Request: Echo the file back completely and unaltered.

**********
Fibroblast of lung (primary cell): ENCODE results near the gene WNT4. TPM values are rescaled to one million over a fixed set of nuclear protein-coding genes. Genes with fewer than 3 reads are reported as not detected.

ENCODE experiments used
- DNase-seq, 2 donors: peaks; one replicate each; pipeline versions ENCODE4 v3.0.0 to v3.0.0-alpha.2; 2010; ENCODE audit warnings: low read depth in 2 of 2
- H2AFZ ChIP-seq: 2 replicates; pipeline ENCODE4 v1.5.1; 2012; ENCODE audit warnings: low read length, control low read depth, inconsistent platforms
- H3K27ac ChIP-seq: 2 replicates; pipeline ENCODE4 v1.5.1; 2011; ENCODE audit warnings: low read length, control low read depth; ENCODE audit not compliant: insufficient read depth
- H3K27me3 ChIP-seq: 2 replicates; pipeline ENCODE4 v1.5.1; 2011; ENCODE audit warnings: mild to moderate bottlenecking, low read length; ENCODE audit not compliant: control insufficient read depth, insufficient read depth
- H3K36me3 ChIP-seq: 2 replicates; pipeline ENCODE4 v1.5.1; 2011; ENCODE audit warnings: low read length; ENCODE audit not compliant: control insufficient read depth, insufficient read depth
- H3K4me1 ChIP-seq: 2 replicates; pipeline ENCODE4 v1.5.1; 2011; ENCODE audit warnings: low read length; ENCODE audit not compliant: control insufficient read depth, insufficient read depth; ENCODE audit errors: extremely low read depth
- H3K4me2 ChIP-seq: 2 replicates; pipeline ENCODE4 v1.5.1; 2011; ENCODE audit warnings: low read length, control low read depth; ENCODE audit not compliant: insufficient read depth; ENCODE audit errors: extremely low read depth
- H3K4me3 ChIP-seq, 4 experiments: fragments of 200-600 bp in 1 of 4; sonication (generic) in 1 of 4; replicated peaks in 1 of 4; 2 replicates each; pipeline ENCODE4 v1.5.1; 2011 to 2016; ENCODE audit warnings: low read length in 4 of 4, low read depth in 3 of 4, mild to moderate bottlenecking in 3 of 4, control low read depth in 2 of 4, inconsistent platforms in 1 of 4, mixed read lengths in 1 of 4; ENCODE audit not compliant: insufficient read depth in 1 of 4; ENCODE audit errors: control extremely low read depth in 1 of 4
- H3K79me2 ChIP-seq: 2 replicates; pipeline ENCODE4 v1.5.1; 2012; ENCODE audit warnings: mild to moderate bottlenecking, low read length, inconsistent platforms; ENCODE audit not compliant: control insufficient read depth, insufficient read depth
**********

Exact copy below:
Fibroblast of lung (primary cell): ENCODE results near the gene WNT4. TPM values are rescaled to one million over a fixed set of nuclear protein-coding genes. Genes with fewer than 3 reads are reported as not detected.

ENCODE experiments used
- DNase-seq, 2 donors: peaks; one replicate each; pipeline versions ENCODE4 v3.0.0 to v3.0.0-alpha.2; 2010; ENCODE audit warnings: low read depth in 2 of 2
- H2AFZ ChIP-seq: 2 replicates; pipeline ENCODE4 v1.5.1; 2012; ENCODE audit warnings: low read length, control low read depth, inconsistent platforms
- H3K27ac ChIP-seq: 2 replicates; pipeline ENCODE4 v1.5.1; 2011; ENCODE audit warnings: low read length, control low read depth; ENCODE audit not compliant: insufficient read depth
- H3K27me3 ChIP-seq: 2 replicates; pipeline ENCODE4 v1.5.1; 2011; ENCODE audit warnings: mild to moderate bottlenecking, low read length; ENCODE audit not compliant: control insufficient read depth, insufficient read depth
- H3K36me3 ChIP-seq: 2 replicates; pipeline ENCODE4 v1.5.1; 2011; ENCODE audit warnings: low read length; ENCODE audit not compliant: control insufficient read depth, insufficient read depth
- H3K4me1 ChIP-seq: 2 replicates; pipeline ENCODE4 v1.5.1; 2011; ENCODE audit warnings: low read length; ENCODE audit not compliant: control insufficient read depth, insufficient read depth; ENCODE audit errors: extremely low read depth
- H3K4me2 ChIP-seq: 2 replicates; pipeline ENCODE4 v1.5.1; 2011; ENCODE audit warnings: low read length, control low read depth; ENCODE audit not compliant: insufficient read depth; ENCODE audit errors: extremely low read depth
- H3K4me3 ChIP-seq, 4 experiments: fragments of 200-600 bp in 1 of 4; sonication (generic) in 1 of 4; replicated peaks in 1 of 4; 2 replicates each; pipeline ENCODE4 v1.5.1; 2011 to 2016; ENCODE audit warnings: low read length in 4 of 4, low read depth in 3 of 4, mild to moderate bottlenecking in 3 of 4, control low read depth in 2 of 4, inconsistent platforms in 1 of 4, mixed read lengths in 1 of 4; ENCODE audit not compliant: insufficient read depth in 1 of 4; ENCODE audit errors: control extremely low read depth in 1 of 4
- H3K79me2 ChIP-seq: 2 replicates; pipeline ENCODE4 v1.5.1; 2012; ENCODE audit warnings: mild to moderate bottlenecking, low read length, inconsistent platforms; ENCODE audit not compliant: control insufficient read depth, insufficient read depth